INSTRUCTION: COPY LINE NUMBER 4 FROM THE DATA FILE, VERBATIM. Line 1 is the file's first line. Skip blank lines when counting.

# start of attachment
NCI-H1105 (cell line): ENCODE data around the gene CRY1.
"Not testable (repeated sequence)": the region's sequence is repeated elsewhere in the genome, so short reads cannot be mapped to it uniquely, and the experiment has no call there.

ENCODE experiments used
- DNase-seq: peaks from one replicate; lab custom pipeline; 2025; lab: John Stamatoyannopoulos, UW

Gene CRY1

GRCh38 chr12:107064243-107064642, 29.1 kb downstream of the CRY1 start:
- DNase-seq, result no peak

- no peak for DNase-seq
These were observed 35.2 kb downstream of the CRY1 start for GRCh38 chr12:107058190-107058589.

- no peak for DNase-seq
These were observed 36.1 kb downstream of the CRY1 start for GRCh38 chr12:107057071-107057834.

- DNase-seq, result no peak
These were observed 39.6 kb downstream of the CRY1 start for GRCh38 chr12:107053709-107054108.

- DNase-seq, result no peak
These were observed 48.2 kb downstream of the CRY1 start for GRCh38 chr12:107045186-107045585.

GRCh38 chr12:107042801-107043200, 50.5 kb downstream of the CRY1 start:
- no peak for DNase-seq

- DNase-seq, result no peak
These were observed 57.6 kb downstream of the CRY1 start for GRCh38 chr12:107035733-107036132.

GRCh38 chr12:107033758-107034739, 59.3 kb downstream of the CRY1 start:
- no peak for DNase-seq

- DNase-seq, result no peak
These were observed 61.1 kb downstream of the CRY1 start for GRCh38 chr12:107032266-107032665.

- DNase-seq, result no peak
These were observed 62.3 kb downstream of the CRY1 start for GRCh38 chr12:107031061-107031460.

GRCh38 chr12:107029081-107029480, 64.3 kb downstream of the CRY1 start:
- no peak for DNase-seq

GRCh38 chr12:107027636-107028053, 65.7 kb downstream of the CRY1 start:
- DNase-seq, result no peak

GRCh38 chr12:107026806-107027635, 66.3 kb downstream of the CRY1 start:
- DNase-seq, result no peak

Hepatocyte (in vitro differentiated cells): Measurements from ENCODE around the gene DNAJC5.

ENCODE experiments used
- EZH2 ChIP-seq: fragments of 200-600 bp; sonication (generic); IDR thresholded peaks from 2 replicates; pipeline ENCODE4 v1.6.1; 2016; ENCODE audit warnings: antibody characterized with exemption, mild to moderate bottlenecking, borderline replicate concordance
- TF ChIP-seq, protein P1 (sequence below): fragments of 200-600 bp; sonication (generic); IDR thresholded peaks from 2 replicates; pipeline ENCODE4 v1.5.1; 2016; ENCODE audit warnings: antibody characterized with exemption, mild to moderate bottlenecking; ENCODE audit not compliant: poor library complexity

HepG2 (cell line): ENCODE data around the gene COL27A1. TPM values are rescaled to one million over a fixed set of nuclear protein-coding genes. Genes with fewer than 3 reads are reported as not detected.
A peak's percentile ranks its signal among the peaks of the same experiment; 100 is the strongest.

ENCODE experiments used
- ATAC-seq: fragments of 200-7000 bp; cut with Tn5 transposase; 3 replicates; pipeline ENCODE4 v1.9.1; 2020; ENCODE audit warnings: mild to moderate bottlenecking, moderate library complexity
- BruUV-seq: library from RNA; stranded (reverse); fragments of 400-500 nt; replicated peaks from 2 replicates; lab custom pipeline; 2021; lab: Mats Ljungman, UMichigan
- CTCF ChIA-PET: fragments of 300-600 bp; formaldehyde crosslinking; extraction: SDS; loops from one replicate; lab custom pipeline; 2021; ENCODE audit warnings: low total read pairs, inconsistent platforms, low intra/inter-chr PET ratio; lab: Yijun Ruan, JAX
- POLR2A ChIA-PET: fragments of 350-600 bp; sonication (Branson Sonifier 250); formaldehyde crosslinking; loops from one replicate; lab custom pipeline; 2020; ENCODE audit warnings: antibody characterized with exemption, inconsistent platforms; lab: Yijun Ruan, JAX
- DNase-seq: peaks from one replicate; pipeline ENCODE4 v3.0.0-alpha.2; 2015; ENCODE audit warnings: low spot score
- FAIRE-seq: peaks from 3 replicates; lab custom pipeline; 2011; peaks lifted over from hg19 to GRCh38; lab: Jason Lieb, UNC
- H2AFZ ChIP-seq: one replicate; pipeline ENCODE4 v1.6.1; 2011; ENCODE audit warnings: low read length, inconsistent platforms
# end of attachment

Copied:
- DNase-seq: peaks from one replicate; lab custom pipeline; 2025; lab: John Stamatoyannopoulos, UW